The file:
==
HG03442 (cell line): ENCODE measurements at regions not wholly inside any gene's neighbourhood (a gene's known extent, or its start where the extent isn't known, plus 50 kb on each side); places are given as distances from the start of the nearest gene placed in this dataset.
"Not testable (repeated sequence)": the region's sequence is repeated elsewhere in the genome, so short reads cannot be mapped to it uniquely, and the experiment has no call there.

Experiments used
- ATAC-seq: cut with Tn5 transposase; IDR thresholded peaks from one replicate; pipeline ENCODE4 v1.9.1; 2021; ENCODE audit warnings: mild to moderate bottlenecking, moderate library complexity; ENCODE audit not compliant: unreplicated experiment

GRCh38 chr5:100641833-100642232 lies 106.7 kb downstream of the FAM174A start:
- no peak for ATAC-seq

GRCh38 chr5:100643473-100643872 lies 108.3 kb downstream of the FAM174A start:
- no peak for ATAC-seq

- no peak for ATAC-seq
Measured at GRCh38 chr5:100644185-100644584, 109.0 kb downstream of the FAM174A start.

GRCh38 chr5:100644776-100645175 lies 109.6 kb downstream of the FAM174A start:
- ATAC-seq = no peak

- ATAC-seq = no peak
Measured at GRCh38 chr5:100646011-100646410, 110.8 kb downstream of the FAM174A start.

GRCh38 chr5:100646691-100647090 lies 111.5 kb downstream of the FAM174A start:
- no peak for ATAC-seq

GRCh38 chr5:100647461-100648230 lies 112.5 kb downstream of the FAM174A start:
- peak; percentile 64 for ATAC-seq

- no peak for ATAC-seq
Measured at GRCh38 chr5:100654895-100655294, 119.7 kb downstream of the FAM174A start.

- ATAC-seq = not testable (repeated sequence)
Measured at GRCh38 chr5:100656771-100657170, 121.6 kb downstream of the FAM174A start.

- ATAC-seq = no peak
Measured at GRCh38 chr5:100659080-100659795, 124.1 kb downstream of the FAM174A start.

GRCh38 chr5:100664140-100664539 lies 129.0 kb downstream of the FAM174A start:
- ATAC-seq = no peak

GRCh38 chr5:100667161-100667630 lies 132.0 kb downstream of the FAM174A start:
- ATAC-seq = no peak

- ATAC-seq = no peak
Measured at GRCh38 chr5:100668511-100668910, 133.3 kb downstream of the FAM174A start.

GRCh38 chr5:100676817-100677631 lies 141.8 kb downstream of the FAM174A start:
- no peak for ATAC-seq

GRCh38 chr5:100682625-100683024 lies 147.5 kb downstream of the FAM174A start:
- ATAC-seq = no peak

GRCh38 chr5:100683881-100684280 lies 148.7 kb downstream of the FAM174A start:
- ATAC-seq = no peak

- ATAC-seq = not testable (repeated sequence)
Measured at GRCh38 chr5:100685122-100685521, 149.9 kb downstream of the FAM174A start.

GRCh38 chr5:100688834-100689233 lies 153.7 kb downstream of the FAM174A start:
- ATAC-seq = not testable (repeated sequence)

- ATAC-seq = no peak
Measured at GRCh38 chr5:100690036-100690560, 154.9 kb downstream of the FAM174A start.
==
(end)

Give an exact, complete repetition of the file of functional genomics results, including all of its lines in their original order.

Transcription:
HG03442 (cell line): ENCODE measurements at regions not wholly inside any gene's neighbourhood (a gene's known extent, or its start where the extent isn't known, plus 50 kb on each side); places are given as distances from the start of the nearest gene placed in this dataset.
"Not testable (repeated sequence)": the region's sequence is repeated elsewhere in the genome, so short reads cannot be mapped to it uniquely, and the experiment has no call there.

Experiments used
- ATAC-seq: cut with Tn5 transposase; IDR thresholded peaks from one replicate; pipeline ENCODE4 v1.9.1; 2021; ENCODE audit warnings: mild to moderate bottlenecking, moderate library complexity; ENCODE audit not compliant: unreplicated experiment

GRCh38 chr5:100641833-100642232 lies 106.7 kb downstream of the FAM174A start:
- no peak for ATAC-seq

GRCh38 chr5:100643473-100643872 lies 108.3 kb downstream of the FAM174A start:
- no peak for ATAC-seq

- no peak for ATAC-seq
Measured at GRCh38 chr5:100644185-100644584, 109.0 kb downstream of the FAM174A start.

GRCh38 chr5:100644776-100645175 lies 109.6 kb downstream of the FAM174A start:
- ATAC-seq = no peak

- ATAC-seq = no peak
Measured at GRCh38 chr5:100646011-100646410, 110.8 kb downstream of the FAM174A start.

GRCh38 chr5:100646691-100647090 lies 111.5 kb downstream of the FAM174A start:
- no peak for ATAC-seq

GRCh38 chr5:100647461-100648230 lies 112.5 kb downstream of the FAM174A start:
- peak; percentile 64 for ATAC-seq

- no peak for ATAC-seq
Measured at GRCh38 chr5:100654895-100655294, 119.7 kb downstream of the FAM174A start.

- ATAC-seq = not testable (repeated sequence)
Measured at GRCh38 chr5:100656771-100657170, 121.6 kb downstream of the FAM174A start.

- ATAC-seq = no peak
Measured at GRCh38 chr5:100659080-100659795, 124.1 kb downstream of the FAM174A start.

GRCh38 chr5:100664140-100664539 lies 129.0 kb downstream of the FAM174A start:
- ATAC-seq = no peak

GRCh38 chr5:100667161-100667630 lies 132.0 kb downstream of the FAM174A start:
- ATAC-seq = no peak

- ATAC-seq = no peak
Measured at GRCh38 chr5:100668511-100668910, 133.3 kb downstream of the FAM174A start.

GRCh38 chr5:100676817-100677631 lies 141.8 kb downstream of the FAM174A start:
- no peak for ATAC-seq

GRCh38 chr5:100682625-100683024 lies 147.5 kb downstream of the FAM174A start:
- ATAC-seq = no peak

GRCh38 chr5:100683881-100684280 lies 148.7 kb downstream of the FAM174A start:
- ATAC-seq = no peak

- ATAC-seq = not testable (repeated sequence)
Measured at GRCh38 chr5:100685122-100685521, 149.9 kb downstream of the FAM174A start.

GRCh38 chr5:100688834-100689233 lies 153.7 kb downstream of the FAM174A start:
- ATAC-seq = not testable (repeated sequence)

- ATAC-seq = no peak
Measured at GRCh38 chr5:100690036-100690560, 154.9 kb downstream of the FAM174A start.